Guide to Canadian wildlife: How to stay safe and survive attacks 

By: Callum Denault 

Published on: March 20 2023

      Photo: Mark Miller (Pixabay)  

Canada is home to a beautiful and diverse group of animals. While they mostly stay out of people’s way, learning how to live alongside wild animals is a must for Canadians, even in urban settings. 


When camping, it is best to bring bear spray with you, camp in large groups, and avoid leaving out food that would attract bears. If you see a bear, stay calm and give it as much distance as possible without turning around to run away or climb up a tree. Bears are good climbers and can run faster than humans. Running away from bears also triggers their aggressive instincts.  

Laying down and pretending to be dead can work against brown bears such as grizzlies, but if you are being attacked by a black bear or polar bear you should never play dead and always fight back. 

Deer and moose 

While deer and moose are typically not aggressive, they may still attack, and they can be a problem when driving. Hitting one of these large animals would not only injure the poor beast, but it could cause serious, possibly lethal harm to people inside the car. 

Look for deer signs when driving, and keep all your windows and mirrors clean so you can keep a good lookout for incoming wildlife. Deer are most active during dawn and dusk, and they typically move in groups.  

      Photo: Simon Gatdula (Pixabay)        

Coyotes and dogs 

Coyote attacks have been recently reported in major Canadian cities, including Toronto and Vancouver. Walking with a dog on a leash can be helpful in keeping you and your pet safe. However, keep in mind that coyotes may work in pairs, with one acting friendly towards your dog while another circles around to attack.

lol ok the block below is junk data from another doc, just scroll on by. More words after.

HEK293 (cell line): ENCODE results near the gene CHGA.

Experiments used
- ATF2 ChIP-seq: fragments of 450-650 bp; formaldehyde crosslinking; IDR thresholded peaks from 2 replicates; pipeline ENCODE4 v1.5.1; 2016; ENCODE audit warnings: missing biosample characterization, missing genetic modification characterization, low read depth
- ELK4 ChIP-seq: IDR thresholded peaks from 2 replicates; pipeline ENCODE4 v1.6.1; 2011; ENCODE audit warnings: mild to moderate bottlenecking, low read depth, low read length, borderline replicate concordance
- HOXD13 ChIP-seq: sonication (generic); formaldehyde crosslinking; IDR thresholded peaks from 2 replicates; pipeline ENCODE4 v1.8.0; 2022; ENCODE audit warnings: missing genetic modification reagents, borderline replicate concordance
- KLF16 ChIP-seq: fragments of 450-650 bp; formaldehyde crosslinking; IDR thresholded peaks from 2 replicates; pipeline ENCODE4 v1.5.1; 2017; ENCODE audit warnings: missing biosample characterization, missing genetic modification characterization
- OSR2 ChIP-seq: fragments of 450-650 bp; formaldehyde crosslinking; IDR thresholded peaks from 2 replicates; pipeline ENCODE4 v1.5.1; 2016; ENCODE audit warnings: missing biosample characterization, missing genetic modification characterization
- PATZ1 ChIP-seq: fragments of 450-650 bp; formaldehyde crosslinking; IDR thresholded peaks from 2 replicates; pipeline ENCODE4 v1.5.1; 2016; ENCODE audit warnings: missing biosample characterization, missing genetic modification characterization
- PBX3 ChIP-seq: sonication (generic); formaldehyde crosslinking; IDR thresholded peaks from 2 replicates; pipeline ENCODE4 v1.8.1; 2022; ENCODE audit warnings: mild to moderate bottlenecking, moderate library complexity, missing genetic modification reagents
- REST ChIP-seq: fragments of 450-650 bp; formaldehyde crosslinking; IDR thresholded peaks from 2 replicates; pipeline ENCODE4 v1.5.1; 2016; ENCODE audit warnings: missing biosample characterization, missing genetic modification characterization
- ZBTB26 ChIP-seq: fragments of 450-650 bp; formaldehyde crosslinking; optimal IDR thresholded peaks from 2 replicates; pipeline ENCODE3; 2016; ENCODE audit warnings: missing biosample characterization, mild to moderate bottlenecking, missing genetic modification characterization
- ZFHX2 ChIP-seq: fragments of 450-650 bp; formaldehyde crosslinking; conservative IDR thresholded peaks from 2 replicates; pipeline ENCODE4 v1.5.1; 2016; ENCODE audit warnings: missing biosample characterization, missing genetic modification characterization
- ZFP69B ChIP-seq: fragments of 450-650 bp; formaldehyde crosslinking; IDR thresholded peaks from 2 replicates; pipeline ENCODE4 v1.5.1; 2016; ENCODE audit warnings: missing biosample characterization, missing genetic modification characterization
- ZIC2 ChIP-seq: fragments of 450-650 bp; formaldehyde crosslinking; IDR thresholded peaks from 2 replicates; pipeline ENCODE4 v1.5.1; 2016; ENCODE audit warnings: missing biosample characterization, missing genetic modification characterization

While dogs are mostly friendly towards humans, large, aggressive dogs can be very dangerous. Similar to bears and coyotes, they are faster than humans and running away triggers their hunting instinct. Only run away if you are facing a group of hostile canines, or if you have somewhere close you can escape to, like the roof of a car. 

Do not look directly in a dog’s eyes or show your teeth—such as by smiling—because they take this as a threatening challenge.  

If you have to fight a dog, find anything you can use to quickly block the dog’s attacks, such as your jacket, bag, or a nearby stick. If a dog is going to bite you, it is better that it bites your arm than somewhere more vulnerable like your face, throat, or groin. This works better if you can wrap your arm in a jacket before using it to block a bite. 

Try and sprawl on top of the dog to keep it pinned down under your weight, and if necessary, attack its eyes or throat. You can also pull or sweep its legs to throw the dog off balance, or put something like a coat or bag on its head to subdue it. Grabbing a dog by the loose skin around its neck—known as the scruff—is also effective. 

If you are lying on top of a dog that is still fighting back and no one is able to help you, you may need to either strike it at the base of the skull or use a chokehold on it. Rear naked chokeholds and guillotine chokes are among the most effective, basic techniques.  

Rabies: Spotting this deadly illness in animals 

Rabies is a virus that mainly spreads through saliva, which takes over the brain, causing the victim to lose mental control before eventually dying. While many countries are free of rabies, it is still sadly found in many parts of the world including Canada. Infected dogs and bats are among the most likely to spread rabies, but it can infect several other mammals, including cats, horses, racoons, coyotes, skunks, ferrets, and humans.